Nokia’s MixRadio is set to spin off into an independent company after Microsoft announced its plans to cut 18,000 jobs over the next year, reported Music Ally.

MixRadio head Jyrki Rosenberg told Music Ally that post the spin-off Microsoft and MixRadio will continue to maintain strong links and the app will continue to be preloaded on Windows Phone smartphones.

The Pandora-style personal radio service MixRadio made its debut in 2011, when it was known as Nokia Music. It’s already available in 31 countries, including India and China. Indian users got to sample MixRadio for the first time in November 2013, when the music service was extended to both Windows Phone-based Lumia devices and new S40 devices.

The newfound independence brings huge opportunity for MixRadio. Previously available only on the Lumia line of Nokia handsets, the developers can now tap into hitherto untapped markets, iOS and Android. By branching out, MixRadio will have a much better chance of competing against the likes of iHeartRadio, Spotify and Pandora.

MixRadio will also have to deal with certain issues. Previously an ad-free service was viable since it was the means which Nokia used to sell more phones. With ubiquitous availability across platforms, MixRadio will have to rethink monetization. MixRadio will have to either resort to advertising in their free services like Pandora, or figure out a different business model which does not depend on being bundled into a smartphone. In January 2013 a premium plan was launched, priced at EUR 3.99 a month. This plan offered users the option of unlimited track skips and cached mixes; higher-quality audio and the ability to stream on other devices via an HTML5 site.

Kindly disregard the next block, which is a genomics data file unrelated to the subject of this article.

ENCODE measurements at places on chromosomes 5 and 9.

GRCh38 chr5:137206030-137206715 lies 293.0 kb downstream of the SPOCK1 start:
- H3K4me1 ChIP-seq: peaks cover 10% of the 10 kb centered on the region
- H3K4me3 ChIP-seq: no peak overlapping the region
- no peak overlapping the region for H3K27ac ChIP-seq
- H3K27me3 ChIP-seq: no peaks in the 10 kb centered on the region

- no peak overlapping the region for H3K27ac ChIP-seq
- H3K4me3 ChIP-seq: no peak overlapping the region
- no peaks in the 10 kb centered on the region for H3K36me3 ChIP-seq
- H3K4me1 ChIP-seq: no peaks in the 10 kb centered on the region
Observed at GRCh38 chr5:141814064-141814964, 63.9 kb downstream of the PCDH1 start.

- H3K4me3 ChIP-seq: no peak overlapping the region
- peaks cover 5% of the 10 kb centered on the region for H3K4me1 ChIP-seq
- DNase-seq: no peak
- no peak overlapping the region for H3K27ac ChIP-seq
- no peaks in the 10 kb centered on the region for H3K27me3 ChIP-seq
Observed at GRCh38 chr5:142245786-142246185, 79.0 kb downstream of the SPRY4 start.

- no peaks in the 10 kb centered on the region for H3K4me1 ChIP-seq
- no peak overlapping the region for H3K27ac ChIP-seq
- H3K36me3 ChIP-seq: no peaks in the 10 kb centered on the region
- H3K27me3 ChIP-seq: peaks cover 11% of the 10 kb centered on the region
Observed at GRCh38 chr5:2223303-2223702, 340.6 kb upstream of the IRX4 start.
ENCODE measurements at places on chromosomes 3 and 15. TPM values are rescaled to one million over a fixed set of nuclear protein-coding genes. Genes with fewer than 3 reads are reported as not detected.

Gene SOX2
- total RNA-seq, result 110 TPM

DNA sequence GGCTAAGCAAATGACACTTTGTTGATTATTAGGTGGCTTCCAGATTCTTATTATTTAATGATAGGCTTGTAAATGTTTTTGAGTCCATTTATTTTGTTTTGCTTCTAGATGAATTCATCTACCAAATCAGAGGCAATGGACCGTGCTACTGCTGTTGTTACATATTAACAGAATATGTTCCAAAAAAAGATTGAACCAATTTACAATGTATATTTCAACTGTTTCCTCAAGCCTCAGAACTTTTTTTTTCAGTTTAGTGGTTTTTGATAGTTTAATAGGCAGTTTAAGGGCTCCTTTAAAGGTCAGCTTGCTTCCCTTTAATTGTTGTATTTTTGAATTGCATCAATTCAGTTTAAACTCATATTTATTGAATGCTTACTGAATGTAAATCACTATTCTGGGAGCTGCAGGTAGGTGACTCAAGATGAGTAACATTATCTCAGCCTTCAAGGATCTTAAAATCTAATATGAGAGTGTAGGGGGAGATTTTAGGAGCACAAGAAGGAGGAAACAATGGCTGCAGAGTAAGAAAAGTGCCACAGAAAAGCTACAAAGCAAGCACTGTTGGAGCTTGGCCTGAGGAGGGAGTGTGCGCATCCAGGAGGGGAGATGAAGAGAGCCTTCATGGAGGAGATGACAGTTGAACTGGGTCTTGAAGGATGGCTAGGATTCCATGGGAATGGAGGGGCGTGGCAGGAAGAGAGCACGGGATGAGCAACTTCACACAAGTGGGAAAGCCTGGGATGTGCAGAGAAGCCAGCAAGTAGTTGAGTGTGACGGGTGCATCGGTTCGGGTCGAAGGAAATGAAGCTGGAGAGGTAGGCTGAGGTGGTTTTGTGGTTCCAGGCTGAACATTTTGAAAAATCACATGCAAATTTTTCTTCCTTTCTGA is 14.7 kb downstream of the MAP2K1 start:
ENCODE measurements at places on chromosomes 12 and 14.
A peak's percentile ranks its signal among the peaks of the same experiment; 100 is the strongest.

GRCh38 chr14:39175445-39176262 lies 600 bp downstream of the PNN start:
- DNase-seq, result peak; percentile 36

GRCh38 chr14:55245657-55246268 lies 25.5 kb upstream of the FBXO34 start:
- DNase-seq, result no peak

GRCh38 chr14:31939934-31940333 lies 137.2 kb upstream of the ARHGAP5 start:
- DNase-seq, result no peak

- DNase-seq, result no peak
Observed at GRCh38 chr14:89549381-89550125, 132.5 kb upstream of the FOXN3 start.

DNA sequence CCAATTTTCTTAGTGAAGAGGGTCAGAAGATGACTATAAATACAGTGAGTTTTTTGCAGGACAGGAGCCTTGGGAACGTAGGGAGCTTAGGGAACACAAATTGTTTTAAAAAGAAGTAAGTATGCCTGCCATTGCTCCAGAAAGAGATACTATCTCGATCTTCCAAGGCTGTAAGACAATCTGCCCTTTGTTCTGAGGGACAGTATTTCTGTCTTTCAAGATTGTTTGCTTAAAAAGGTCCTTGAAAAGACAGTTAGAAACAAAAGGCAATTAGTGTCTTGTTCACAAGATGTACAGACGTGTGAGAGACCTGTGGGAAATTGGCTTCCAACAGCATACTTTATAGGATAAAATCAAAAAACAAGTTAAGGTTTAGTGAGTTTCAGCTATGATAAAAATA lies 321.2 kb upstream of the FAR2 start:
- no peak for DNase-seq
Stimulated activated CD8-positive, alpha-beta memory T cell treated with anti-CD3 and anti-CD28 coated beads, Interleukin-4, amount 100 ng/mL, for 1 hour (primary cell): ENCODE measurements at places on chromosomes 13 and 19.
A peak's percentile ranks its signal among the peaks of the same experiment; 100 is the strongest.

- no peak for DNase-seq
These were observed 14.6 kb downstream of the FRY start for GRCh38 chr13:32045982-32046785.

Post independence, MixRadio will continue being a preloaded app on Windows/Nokia smartphones. Rosenberg, the MixRadio boss and his team have also been looking for investors and, while having hinted at strong interest from investors in Europe, Asia and the US, are still without a signed deal.

Currently, MixRadio has a catalog of over 32 million songs are over 10,000 curated playlists, which Rosenberg claims is more than any other service. It also has a deep reach in markets such as India and China, where competition remains low. If MixRadio is able to pull out a feasible financial strategy in time, it might actually be able to challenge the likes of Spotify and Pandora.